“There Are Issues Which Ought To Be Brought Up Not Only By Council Members But Also By Journalists”

Nune Hakhverdyan

Art critic, journalist

The Yerevan City Hall often becomes a newsmaker with their doing-not doing, debating or not debating, and making decisions or not making decisions.

The municipality, which has a complex inheritance and relies on new people, periodically appears in a position of explaining its steps. Sometimes the explanations and justifications are delayed or incomplete which is why the explanations become justifications.

The oppositional members of the City Council are better able in the fine and delicate art of communicating with the media field (sometimes doing PR, and sometimes not caring), whose words are especially valuable when it comes to explaining needs without justifications.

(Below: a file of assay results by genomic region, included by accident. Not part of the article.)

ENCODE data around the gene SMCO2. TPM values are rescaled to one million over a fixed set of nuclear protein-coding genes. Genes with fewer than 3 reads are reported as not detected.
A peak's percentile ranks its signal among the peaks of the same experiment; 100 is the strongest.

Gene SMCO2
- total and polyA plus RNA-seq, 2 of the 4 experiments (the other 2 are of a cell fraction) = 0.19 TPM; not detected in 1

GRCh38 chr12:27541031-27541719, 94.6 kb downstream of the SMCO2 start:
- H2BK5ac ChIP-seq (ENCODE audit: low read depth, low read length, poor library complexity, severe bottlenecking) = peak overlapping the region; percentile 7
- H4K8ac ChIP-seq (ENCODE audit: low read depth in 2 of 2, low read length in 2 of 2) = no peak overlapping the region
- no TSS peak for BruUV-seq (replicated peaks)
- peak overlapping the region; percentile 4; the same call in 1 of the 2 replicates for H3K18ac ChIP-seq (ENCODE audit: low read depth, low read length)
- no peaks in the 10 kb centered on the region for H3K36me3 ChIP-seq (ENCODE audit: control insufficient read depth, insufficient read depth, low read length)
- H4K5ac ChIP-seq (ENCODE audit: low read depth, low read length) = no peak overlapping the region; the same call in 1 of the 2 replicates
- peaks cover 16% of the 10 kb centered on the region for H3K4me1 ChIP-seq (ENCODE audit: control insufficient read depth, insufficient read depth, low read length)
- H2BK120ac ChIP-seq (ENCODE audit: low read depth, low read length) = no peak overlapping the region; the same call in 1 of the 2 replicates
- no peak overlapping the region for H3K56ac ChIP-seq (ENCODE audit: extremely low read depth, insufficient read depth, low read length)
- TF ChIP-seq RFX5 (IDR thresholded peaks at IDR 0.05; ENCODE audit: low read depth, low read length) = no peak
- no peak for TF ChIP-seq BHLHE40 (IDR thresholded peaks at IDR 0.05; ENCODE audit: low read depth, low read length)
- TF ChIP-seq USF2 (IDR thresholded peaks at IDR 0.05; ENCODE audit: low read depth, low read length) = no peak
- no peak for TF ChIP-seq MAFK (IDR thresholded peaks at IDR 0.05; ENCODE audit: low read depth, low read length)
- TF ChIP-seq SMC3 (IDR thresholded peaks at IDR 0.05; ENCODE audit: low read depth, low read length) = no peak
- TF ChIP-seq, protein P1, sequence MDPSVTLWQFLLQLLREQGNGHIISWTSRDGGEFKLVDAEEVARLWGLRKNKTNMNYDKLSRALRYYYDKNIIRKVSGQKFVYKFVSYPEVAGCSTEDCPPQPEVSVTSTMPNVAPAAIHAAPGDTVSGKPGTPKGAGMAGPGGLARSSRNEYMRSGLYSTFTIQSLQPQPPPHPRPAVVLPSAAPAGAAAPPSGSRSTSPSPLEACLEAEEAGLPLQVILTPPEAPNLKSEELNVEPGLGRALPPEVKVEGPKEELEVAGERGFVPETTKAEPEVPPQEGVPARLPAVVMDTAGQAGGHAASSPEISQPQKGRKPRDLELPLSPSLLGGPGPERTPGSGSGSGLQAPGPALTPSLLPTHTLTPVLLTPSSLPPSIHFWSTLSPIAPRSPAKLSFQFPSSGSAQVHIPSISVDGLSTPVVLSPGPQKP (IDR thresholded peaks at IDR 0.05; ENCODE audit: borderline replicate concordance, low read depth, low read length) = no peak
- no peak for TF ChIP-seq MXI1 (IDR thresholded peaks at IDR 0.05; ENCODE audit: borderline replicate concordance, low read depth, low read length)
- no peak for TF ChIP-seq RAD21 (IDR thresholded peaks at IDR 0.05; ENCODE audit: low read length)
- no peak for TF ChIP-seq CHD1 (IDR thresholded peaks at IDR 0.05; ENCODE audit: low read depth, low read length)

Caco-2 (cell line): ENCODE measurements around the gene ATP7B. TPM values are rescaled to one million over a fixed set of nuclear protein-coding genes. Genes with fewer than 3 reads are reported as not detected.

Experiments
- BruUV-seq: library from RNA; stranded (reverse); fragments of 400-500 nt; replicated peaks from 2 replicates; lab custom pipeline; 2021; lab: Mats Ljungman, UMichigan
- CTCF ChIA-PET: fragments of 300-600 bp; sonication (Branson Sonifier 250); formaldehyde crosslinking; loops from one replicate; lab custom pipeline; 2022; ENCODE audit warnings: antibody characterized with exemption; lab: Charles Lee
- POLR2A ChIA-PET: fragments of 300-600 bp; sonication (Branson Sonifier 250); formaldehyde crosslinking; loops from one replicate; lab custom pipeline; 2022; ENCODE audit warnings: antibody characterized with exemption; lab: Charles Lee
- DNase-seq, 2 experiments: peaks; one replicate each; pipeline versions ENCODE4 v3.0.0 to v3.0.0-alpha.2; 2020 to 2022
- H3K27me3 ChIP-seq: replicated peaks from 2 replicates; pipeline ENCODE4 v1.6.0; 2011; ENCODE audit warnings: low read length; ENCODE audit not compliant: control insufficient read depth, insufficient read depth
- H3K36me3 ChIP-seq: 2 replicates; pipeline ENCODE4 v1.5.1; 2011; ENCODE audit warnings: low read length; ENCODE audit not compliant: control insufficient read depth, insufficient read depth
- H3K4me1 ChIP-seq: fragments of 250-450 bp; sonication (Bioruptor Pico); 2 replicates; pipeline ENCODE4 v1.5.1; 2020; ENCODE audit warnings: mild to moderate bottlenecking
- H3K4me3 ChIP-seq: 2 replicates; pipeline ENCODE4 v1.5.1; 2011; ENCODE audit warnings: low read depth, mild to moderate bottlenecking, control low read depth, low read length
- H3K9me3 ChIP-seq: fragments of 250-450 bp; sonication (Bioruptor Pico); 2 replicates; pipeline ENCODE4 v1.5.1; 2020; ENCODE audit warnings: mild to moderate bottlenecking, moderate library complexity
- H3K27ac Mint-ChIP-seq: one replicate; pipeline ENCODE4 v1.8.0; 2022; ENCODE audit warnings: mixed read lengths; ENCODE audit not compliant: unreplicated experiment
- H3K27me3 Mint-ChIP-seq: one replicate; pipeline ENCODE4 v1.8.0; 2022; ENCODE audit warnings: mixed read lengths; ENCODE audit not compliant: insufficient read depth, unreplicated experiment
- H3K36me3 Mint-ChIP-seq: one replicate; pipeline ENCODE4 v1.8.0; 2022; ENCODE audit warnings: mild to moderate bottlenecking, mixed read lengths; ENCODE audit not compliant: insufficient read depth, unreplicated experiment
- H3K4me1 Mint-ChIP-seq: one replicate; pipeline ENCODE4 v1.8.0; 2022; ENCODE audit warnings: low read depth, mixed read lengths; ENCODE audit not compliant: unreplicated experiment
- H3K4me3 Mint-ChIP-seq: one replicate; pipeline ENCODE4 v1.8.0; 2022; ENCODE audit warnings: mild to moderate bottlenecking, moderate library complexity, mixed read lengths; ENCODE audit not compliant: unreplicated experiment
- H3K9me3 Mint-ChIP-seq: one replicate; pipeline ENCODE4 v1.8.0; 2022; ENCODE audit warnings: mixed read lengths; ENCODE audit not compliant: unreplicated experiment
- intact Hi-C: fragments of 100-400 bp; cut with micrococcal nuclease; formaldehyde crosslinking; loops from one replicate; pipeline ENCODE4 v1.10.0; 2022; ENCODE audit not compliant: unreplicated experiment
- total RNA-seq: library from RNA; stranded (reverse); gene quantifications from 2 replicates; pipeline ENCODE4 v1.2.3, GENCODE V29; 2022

Member of the Yerevan City Council, head of the “Luys” faction, Davit Khajakyan, likes the media and lovingly cites his views on important issues.

Davit Khajakyan is well-versed in making an impression with what needs to be said (for example, many still remember the brief interpretation “Quansh…”).

Although he is very young, the “old-fashioned one” in the municipality, as he has been a member of the City Council for two years and is familiar with both the work of the previous and the current officials. And he is convinced that in all situations it is important to be an addressee of the issue.  

And he wants the revolution not to be likened to the victory of only one political force.